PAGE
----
Financial board

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A flood of capital from government deficit spending effectively inoculated the U.S. against a recession that was once widely expected, says Morten Springborg, global thematic specialist with C WorldWide Asset Management.

Springborg said the liquidity backdrop improved dramatically over the past few years, supported by fiscal spending.

“Two years ago, the U.S. government was spending $300 billion a year on interest payments. Now it’s about $1 trillion. So that’s $700 billion more of interest payments to holders of U.S. government debt,” he said. “That’s a huge bonanza for holders of debt.”

He said liquidity has flowed into private companies and equity markets. The big capital swings in the global economy have been a boon to capital goods companies and conglomerates like Germany-based Siemens AG, France-based Schneider Electric, Japan-based Keyence Corporation, Ireland-based Eaton Corporation and Wisc.-based Rockwell Automation.

Springborg said 2024 has been “surprisingly positive” for equity markets, especially given the widespread belief as recently as a year and a half ago that an economic downturn was highly likely.

“Gradually, markets have been pricing in a reduced likelihood of a broad-based recession,” he said.

He said rising investment themes have created “pockets of growth” in a number of sectors.

“There is a tremendous amount of investment opportunities in our fast-changing world,” he said. “Companies that are exposed to these pockets of growth, thematically supported stories, will see earnings growth.”

Among those themes is supply chain restructuring and manufacturing reshoring, a trend that is expected to transform national economies for the next couple of decades.

“The movement of manufacturing capacities, primarily away from China towards other emerging markets or to the U.S., is one of the reasons why we have not so far seen a recession in the U.S.” he said. “The manufacturing construction market in the U.S. is extremely hot. So much activity is going on because companies want to diversify their supply chain risks.”

Another theme is weakening currencies around the globe, driven in part by rampant fiscal spending.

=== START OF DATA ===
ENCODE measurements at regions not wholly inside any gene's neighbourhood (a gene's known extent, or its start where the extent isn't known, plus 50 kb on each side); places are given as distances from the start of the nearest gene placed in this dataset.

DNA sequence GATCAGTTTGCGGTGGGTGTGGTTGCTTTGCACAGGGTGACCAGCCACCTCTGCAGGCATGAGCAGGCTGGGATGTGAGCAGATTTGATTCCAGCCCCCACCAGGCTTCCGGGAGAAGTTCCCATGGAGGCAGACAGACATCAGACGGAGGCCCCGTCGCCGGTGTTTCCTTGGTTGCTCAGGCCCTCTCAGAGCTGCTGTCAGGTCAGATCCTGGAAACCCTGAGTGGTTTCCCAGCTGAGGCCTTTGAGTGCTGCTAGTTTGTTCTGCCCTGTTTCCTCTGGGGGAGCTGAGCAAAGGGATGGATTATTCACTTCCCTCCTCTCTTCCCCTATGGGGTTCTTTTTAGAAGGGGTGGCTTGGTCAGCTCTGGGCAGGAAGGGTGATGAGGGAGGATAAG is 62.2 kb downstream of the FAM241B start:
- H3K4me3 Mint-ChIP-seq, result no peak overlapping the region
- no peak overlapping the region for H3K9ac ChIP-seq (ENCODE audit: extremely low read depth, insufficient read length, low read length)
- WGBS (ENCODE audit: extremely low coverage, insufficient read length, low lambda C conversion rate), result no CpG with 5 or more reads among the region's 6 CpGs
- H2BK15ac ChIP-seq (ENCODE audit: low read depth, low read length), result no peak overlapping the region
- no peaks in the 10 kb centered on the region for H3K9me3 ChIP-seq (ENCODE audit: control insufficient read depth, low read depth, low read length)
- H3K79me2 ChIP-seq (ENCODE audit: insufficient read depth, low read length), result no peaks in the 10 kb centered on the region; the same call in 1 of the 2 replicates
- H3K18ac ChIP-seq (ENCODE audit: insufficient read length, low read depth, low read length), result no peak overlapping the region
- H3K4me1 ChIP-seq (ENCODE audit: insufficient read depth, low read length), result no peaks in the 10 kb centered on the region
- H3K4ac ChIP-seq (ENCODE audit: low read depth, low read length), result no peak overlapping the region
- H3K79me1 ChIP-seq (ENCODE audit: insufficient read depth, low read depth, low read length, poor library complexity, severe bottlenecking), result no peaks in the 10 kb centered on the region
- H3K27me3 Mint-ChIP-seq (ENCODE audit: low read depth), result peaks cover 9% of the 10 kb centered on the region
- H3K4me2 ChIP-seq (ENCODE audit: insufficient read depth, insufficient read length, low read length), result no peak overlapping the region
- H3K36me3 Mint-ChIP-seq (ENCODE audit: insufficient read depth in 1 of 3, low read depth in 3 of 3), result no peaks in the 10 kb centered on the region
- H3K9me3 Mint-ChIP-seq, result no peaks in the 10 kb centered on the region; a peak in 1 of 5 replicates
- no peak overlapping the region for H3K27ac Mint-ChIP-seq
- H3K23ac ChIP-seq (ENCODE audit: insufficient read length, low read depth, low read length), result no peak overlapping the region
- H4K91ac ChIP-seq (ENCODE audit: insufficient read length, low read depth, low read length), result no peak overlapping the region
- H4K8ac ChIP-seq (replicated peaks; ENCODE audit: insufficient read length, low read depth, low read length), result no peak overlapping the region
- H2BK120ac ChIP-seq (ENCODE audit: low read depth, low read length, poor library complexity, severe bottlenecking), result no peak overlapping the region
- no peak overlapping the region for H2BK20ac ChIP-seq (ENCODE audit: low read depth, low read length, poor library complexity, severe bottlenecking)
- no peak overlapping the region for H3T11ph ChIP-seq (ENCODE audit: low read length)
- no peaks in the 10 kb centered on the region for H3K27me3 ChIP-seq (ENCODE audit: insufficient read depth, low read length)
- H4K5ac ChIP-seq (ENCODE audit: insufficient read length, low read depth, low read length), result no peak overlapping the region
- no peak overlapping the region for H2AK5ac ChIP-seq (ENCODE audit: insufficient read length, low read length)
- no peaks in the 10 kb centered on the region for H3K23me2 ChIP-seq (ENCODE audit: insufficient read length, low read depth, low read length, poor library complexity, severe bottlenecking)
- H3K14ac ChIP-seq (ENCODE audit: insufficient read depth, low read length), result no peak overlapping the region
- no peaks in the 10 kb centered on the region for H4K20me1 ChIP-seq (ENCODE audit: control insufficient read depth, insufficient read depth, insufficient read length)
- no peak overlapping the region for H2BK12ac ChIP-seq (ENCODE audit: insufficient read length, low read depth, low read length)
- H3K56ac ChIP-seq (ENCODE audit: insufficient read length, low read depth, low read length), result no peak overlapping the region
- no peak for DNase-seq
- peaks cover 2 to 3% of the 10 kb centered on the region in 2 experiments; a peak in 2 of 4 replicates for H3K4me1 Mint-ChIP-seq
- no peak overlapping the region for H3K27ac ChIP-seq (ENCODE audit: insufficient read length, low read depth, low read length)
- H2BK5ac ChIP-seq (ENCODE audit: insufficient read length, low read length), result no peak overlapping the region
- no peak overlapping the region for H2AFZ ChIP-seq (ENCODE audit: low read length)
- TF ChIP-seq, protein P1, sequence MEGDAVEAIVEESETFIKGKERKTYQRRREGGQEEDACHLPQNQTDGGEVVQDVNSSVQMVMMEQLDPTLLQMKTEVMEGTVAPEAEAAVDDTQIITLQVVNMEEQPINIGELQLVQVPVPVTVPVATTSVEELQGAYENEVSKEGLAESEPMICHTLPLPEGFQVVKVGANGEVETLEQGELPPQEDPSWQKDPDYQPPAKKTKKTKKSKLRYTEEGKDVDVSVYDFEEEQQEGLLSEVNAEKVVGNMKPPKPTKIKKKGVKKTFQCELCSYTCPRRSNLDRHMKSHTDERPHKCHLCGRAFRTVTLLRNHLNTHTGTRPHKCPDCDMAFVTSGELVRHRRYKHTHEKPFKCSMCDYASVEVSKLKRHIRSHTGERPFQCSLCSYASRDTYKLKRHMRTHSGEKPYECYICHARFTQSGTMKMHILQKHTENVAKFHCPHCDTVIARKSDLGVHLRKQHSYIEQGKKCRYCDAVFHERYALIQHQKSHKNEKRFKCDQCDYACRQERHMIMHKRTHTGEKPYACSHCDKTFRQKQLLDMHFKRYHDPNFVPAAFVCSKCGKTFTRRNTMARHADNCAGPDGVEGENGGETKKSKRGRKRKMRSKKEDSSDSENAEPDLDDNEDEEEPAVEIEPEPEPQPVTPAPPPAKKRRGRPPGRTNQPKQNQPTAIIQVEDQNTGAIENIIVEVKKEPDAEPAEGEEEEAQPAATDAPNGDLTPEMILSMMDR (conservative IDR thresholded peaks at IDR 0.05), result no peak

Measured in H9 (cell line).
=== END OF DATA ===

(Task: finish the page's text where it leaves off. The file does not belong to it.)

“We live in a world where we are seeing a tremendous growth in debt, which will lead to a need for debasement of currencies,” he said. “The value of our fiat currencies — no matter whether it’s euros, or yen or USD — is deteriorating day by day. So you need to allocate your investments to areas that are not affected by the debasement of nominal assets like currencies.”

Gold prices have risen lately, as has demand for commodities. And equities are likely to be supported by a recognition among investors that investments will not produce a real return if they are in nominal assets.

Springborg also pointed to rising themes in emerging markets.

In Brazil, for example, approximately 50% of the population has no access to official banking.

“That is a strong growth driver for banking services and financial services,” he said.

Similarly, Indonesia has low penetration in insurance markets.

“Indonesia has 2% insurance premium to GDP penetration,” he said. “That can go up five to 10 times over the coming decades and it’s a secular growth area. So, there are so many uncorrelated pockets of growth around the world that we can allocate capital to.”

And while allocation to select equities holds promise, he said it likely won’t be a smooth ride.

“I think we are going to see more volatility in equity markets,” he said. “Our strategy to survive that volatility is to stay in pockets where we see strong secular growth.”


This article is part of the Soundbites program, sponsored by Canada Life. The article was written without sponsor input.

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